Wednesday, November 30, 2011

Blank for now

A big, much bigger knitted book. Nothing in it yet (not even enough pages), but it feels like a nice pillow.

Joomchi-ed hanji sewn and joomchi-ed again. Today I deal with the "do it later" aspect of these pieces: hanging. I've done two and have two more left, as I try to figure out better dowel and sleeve mechanisms.

Tuesday, November 29, 2011


Yesterday was full of drama, the worst kind (involving companies that don't care about customers, screw them over, destroy their property, and waste their time). So I didn't get to find a place to print my manuscript. Instead, I kept my hands busy. I hauled out the sewing machine, took apart an old joomchi piece, sewed it together again, and then joomchied it again. The jury is still out on how it holds together in its new version. I also watched a sweet video on tying scarves. SO FUN. Today, more errands, lots of knitting, and hoping the storm passes quickly (while testing new scarf knots and twists).

Monday, November 28, 2011

Paper Jewellery, the book

I had submitted to this book last year but was never quite sure I had made the cut, even though I got the email that I did. It has finally been published, but took a while to get from the UK. I like that my work is on the same page as a Japanese artist doing something very similar to what I started to do a few months ago. Meanwhile, I'm starting the cusp week (Nov/Dec!) with a strong cup of green tea, sad from the news of another death. Since this summer, I had been supporting one friend through her mother's terminal cancer battle, and reading about another. A few weeks ago, the mother passed. Yesterday, a father. This has been a long, hard year.

This weekend, I spent time with my sister/bro-in-law and an old friend from grad school in Chicago. I haven't seen her in years, and it was so good to see her. I feel grateful that my friends stay true to what they believe, despite health issues, life changes, and whatever personal drama we all experience.

Wednesday, November 23, 2011

Shaping the future

I am not a fan of the holiday season; I don't like all the slowing down, constant eating, dark days, gathering, and strange behavior. I don't like to feel like a pile of wet clothes, because it's hard to continue working at the clip that I label "fast enough." But even if this year is a bust, maybe next year will be better. Maybe I will spend less days contemplating my death and more days living my life. And I'll teach again, as soon as February in NYC at the Center for Book Arts. It will be nice to have a class not so far from home. No driving or flying necessary!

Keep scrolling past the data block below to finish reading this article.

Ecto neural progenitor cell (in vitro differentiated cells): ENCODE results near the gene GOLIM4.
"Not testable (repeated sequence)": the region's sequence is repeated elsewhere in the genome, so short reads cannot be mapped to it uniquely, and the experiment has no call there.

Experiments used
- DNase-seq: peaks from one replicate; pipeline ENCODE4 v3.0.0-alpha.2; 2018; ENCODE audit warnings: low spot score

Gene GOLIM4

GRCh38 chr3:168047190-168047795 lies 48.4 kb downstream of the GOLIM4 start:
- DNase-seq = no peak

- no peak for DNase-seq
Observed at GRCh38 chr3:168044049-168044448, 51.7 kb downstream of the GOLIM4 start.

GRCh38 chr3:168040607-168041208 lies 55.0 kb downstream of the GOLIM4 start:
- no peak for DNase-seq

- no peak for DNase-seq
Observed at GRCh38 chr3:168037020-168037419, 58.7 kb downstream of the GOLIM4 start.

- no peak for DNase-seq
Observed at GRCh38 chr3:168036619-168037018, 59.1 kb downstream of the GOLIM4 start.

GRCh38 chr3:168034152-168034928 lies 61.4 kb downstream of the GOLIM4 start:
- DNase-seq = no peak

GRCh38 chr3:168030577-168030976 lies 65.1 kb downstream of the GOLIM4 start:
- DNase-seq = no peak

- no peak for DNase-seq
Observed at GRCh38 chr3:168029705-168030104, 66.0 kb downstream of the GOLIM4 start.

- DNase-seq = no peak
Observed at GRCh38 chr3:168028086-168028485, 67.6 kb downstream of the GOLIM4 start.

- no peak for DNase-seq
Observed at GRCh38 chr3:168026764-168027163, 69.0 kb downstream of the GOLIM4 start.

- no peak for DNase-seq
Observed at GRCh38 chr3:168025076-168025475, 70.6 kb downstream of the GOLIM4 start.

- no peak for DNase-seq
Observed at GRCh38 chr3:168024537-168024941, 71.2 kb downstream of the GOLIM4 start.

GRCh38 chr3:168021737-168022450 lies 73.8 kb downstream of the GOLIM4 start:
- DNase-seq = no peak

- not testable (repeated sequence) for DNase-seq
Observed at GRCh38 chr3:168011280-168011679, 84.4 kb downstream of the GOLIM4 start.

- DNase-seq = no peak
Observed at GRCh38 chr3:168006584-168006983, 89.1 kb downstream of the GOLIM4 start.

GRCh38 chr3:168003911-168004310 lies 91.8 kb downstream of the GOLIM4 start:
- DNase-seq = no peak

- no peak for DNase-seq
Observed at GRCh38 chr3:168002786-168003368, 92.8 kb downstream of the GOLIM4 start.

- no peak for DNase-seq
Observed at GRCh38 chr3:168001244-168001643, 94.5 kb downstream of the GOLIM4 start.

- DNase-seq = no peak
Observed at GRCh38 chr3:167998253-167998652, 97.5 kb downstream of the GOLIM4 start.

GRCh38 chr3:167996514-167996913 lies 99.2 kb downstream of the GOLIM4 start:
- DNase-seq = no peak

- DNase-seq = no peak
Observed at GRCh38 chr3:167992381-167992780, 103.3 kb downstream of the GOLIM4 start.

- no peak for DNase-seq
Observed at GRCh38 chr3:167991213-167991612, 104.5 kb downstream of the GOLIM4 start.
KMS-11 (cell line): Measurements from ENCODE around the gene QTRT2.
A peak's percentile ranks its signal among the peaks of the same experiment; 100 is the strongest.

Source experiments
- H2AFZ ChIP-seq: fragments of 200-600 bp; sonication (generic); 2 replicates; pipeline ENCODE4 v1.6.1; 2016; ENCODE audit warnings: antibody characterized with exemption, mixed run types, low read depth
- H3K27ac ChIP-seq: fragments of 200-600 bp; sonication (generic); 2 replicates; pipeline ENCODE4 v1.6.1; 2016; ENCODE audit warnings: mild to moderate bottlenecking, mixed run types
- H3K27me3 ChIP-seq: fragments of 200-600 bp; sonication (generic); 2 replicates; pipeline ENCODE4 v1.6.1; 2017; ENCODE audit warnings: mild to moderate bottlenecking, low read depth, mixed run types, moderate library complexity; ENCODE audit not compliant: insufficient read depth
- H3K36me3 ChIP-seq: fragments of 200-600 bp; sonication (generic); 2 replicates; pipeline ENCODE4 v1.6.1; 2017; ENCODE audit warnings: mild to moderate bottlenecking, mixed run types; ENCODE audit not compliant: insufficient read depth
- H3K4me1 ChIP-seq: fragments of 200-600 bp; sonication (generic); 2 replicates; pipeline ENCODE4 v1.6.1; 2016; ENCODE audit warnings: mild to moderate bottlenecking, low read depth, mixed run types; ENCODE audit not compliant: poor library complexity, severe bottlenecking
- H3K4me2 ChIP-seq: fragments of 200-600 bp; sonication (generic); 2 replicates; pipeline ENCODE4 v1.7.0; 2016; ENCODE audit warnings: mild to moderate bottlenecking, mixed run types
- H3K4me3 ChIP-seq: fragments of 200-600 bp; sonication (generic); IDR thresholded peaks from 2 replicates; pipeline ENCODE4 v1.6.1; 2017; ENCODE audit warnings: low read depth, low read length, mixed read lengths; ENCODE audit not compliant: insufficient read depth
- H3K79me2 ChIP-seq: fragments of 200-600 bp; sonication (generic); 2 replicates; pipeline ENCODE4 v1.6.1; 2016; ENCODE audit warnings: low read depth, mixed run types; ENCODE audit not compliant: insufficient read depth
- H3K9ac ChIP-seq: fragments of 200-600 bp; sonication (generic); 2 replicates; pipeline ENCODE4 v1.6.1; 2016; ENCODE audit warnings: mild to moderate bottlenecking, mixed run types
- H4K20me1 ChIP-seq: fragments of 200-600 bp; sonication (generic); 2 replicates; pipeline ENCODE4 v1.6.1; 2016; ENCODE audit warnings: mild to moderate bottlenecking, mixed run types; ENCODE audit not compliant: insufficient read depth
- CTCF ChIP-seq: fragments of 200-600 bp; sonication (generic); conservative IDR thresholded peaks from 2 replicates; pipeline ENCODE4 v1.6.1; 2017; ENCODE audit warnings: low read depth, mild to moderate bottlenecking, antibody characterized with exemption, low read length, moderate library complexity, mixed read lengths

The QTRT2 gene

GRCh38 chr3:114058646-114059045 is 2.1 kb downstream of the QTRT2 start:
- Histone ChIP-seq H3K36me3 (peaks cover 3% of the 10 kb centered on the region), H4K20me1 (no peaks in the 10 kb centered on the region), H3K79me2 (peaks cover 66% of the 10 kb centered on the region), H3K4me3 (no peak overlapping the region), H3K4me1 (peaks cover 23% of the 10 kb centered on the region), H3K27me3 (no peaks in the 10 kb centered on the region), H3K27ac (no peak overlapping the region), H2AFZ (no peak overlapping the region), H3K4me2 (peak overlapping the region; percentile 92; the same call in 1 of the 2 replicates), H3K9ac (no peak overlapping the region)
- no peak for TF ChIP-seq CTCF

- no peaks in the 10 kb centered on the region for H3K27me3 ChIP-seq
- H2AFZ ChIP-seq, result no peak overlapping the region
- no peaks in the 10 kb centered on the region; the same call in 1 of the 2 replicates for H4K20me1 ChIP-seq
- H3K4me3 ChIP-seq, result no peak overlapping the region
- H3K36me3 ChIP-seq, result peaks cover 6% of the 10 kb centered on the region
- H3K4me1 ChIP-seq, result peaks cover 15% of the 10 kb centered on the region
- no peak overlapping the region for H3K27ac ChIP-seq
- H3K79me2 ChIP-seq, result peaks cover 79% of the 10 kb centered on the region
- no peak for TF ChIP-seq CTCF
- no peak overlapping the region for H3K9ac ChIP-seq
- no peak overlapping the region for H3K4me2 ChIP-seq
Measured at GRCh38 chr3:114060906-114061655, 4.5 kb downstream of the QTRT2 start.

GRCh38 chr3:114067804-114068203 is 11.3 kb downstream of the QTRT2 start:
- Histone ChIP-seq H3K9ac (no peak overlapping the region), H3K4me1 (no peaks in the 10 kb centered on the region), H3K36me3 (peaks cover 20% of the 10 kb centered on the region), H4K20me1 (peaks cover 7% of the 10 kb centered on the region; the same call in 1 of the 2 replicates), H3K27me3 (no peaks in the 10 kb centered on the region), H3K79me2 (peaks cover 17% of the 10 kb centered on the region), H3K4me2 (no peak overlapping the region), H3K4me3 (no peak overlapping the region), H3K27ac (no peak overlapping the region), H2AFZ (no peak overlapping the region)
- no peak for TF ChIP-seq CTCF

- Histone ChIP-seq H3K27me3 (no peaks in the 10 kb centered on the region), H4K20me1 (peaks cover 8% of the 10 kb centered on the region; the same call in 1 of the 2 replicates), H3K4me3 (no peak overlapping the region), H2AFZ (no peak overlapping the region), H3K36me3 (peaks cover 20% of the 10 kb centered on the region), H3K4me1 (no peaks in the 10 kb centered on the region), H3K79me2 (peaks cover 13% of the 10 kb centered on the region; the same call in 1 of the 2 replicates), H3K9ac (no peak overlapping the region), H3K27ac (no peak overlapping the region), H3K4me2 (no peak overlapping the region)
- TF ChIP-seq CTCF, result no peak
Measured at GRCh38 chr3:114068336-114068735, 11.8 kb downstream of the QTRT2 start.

Tuesday, November 22, 2011

Pushing through molasses

[Barens are so expensive. Here I am, trying to rig something on my own. Likely failure, but I can't not try.] It's hard to keep the energy up now that the furor of "holiday" season is bearing down. I'm in what I hope is the last 'hardest' part of the writing, but it's slo o o o o ow. I did get to go over some simple bindings today with Terttu that made me wonder what it would be like to teach private lessons in books. Would it be less stressful than teaching private lessons in violin? Probably.

Sunday, November 20, 2011

Tagging along

After reading Melissa's blog last night and Velma's today, I got very itchy in a baby sister kind of way and went out to get the last bits of the "golden hour" of sun and work on rubbings for a book for a friend. I'm grateful for the good influences that got me out a tiny bit.

Friday, November 18, 2011

Guess and check

I had a funny conversation with my sister about if I had mis-shot in my career aspirations, and that if I had only been better at math, I wouldn't have veered off into music. I failed to get into a summer math camp (I know, that sounds ridiculous) b/c all I did was use trial-and-error to solve the problems on the application. I had a great calculus teacher, but I was awful at it. I had a fantastic orchestra teacher, and it made me want to make music with other people (even though I had a very grumpy violin teacher that made me reluctant to go to lessons and relieved when they were over). Reading this brain book made me realize I lucked out with a great violin teacher in college, who already knew everything in the book, and taught me to about mental practice (SO hard and more exhausting than physically practicing). He also promised that as long as I could move my fingers in SOME manner at the fastest vibration possible in my body, it would transfer to my loose and slow vibrato. So we practiced trills. I still have a motion-sickness-inducing vibrato, but I think if I had more time with that last teacher, I might have been able to disable the years of less targeted learning (AND the erosion of self-esteem + belief I could never get a tight, "acceptable" technique).